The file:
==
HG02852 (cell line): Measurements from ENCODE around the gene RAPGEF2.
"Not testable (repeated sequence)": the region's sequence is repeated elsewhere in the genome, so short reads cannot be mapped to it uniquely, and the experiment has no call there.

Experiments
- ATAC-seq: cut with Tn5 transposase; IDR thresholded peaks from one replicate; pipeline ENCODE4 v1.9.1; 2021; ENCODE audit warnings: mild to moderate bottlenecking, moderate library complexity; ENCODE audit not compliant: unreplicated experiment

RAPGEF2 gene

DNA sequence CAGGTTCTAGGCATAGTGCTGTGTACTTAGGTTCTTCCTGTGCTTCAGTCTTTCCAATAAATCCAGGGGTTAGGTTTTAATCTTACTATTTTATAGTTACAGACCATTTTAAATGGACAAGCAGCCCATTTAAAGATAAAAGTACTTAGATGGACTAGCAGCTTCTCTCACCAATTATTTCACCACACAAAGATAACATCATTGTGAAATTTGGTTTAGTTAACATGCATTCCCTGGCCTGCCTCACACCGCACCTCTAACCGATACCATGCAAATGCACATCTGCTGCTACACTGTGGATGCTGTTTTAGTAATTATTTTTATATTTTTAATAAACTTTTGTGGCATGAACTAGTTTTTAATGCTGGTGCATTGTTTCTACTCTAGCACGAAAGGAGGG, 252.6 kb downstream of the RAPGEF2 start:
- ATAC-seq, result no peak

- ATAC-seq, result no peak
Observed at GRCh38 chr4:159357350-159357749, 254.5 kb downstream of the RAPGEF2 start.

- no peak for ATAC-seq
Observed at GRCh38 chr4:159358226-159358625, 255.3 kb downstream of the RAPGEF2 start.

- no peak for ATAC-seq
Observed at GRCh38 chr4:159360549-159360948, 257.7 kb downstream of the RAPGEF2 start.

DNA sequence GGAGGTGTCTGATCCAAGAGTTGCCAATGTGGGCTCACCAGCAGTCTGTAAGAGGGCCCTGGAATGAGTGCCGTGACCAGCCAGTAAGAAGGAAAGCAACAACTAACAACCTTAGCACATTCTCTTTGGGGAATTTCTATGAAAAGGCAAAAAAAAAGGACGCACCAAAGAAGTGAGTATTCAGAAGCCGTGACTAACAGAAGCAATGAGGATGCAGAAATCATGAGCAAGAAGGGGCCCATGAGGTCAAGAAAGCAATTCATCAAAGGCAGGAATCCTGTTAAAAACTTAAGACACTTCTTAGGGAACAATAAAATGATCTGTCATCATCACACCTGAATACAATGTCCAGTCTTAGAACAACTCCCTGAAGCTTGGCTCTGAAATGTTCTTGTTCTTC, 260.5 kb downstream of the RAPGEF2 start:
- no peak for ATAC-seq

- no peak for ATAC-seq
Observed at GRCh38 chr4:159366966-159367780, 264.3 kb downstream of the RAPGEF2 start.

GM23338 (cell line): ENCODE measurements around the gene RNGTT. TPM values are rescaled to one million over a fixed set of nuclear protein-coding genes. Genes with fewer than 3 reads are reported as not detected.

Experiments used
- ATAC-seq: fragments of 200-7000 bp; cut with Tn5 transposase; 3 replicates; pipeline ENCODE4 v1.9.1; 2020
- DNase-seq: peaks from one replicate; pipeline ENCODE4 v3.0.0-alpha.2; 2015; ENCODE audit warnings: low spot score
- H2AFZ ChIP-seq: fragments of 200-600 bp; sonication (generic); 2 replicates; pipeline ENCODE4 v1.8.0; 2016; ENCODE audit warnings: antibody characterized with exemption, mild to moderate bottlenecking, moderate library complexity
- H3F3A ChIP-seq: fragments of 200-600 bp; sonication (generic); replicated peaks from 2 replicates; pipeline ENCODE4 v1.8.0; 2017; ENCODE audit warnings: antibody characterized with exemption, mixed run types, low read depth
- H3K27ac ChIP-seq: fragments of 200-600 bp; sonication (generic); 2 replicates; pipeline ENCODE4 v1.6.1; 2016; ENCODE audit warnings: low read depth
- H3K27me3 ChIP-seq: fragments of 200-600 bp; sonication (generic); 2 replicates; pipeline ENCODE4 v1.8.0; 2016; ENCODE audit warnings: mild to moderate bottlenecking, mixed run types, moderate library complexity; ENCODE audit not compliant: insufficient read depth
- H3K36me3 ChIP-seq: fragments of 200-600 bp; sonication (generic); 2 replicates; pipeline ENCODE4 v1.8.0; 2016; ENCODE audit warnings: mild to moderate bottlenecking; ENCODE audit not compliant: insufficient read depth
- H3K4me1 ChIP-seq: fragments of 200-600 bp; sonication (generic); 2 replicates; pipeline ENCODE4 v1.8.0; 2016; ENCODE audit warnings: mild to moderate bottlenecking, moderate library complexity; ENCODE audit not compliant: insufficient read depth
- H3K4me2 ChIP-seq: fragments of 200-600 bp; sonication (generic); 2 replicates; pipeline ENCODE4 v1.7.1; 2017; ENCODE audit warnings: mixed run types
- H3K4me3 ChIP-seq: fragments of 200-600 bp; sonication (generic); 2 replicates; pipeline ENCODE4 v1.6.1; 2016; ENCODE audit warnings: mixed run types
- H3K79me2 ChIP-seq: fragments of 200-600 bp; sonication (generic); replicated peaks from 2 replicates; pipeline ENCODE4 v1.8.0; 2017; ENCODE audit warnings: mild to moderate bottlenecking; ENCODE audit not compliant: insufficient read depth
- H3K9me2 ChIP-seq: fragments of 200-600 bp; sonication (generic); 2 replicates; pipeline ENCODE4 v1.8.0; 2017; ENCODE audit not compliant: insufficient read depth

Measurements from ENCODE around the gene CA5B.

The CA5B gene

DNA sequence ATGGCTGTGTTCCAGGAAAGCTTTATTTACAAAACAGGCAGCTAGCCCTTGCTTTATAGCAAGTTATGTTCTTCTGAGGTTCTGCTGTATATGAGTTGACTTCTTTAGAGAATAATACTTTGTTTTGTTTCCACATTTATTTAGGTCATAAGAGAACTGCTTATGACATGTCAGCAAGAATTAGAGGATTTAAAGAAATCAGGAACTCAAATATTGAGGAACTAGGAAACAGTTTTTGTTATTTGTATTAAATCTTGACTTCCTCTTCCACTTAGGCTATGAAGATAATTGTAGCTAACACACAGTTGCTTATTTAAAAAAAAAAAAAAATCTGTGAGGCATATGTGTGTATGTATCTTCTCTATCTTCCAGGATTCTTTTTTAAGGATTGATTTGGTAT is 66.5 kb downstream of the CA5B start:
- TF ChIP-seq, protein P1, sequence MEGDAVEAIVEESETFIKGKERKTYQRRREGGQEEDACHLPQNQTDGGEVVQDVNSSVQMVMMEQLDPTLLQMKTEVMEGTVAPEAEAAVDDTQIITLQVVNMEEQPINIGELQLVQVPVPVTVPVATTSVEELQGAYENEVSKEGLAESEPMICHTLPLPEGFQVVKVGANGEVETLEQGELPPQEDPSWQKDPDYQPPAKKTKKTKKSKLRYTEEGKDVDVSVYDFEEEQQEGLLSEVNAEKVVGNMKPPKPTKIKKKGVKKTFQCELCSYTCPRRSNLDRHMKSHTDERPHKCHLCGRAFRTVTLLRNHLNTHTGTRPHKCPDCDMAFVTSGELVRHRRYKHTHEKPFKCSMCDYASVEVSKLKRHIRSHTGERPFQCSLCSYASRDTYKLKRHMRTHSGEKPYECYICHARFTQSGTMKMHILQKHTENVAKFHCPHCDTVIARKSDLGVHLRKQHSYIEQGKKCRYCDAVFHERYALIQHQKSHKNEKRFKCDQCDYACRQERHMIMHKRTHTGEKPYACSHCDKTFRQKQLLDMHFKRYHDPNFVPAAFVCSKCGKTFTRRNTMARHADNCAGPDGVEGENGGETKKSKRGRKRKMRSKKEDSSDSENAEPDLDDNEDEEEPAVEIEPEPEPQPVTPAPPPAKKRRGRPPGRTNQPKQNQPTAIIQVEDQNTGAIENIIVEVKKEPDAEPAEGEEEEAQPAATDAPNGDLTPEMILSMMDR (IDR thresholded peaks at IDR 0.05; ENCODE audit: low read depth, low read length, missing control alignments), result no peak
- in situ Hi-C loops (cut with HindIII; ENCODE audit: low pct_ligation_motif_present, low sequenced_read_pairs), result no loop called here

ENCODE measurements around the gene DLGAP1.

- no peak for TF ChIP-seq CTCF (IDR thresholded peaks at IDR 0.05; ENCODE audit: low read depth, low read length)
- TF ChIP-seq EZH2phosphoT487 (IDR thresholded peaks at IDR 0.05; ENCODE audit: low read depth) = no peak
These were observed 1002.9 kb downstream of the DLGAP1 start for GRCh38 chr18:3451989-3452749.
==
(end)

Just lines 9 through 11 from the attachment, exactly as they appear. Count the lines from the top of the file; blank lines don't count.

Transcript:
Observed at GRCh38 chr4:159357350-159357749, 254.5 kb downstream of the RAPGEF2 start.

- no peak for ATAC-seq
Observed at GRCh38 chr4:159358226-159358625, 255.3 kb downstream of the RAPGEF2 start.